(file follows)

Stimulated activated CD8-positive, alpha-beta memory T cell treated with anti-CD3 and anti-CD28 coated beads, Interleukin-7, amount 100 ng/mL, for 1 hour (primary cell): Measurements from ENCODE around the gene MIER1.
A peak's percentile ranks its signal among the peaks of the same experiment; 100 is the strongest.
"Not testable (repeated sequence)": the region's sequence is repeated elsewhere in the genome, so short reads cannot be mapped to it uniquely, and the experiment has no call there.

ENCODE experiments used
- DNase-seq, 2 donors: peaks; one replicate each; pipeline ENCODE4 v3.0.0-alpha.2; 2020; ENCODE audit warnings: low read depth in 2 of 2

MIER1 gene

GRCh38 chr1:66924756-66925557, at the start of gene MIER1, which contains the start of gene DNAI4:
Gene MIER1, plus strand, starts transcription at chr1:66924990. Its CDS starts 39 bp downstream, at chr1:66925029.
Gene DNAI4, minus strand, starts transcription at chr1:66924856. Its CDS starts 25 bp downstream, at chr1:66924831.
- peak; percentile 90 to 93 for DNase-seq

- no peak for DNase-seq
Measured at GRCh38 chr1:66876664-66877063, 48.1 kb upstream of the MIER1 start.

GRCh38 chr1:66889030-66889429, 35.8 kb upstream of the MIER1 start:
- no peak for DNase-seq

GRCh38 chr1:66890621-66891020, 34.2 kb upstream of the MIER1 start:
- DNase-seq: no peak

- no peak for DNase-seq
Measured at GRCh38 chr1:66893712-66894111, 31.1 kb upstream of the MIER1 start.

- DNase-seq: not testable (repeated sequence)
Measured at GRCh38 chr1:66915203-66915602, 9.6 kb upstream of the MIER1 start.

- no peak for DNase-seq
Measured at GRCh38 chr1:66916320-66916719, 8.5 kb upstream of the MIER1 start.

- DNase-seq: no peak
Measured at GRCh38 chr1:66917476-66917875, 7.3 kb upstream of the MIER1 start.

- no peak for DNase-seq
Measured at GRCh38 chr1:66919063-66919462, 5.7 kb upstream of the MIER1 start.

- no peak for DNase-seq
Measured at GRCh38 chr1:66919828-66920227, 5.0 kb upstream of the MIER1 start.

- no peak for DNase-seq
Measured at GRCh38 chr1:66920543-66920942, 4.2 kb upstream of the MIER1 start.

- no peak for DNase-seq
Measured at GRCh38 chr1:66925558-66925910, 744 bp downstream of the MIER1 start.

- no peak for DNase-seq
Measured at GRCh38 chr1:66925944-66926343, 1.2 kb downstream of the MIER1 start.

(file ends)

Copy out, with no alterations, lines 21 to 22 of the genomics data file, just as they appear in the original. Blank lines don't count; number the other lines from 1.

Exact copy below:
- no peak for DNase-seq
Measured at GRCh38 chr1:66916320-66916719, 8.5 kb upstream of the MIER1 start.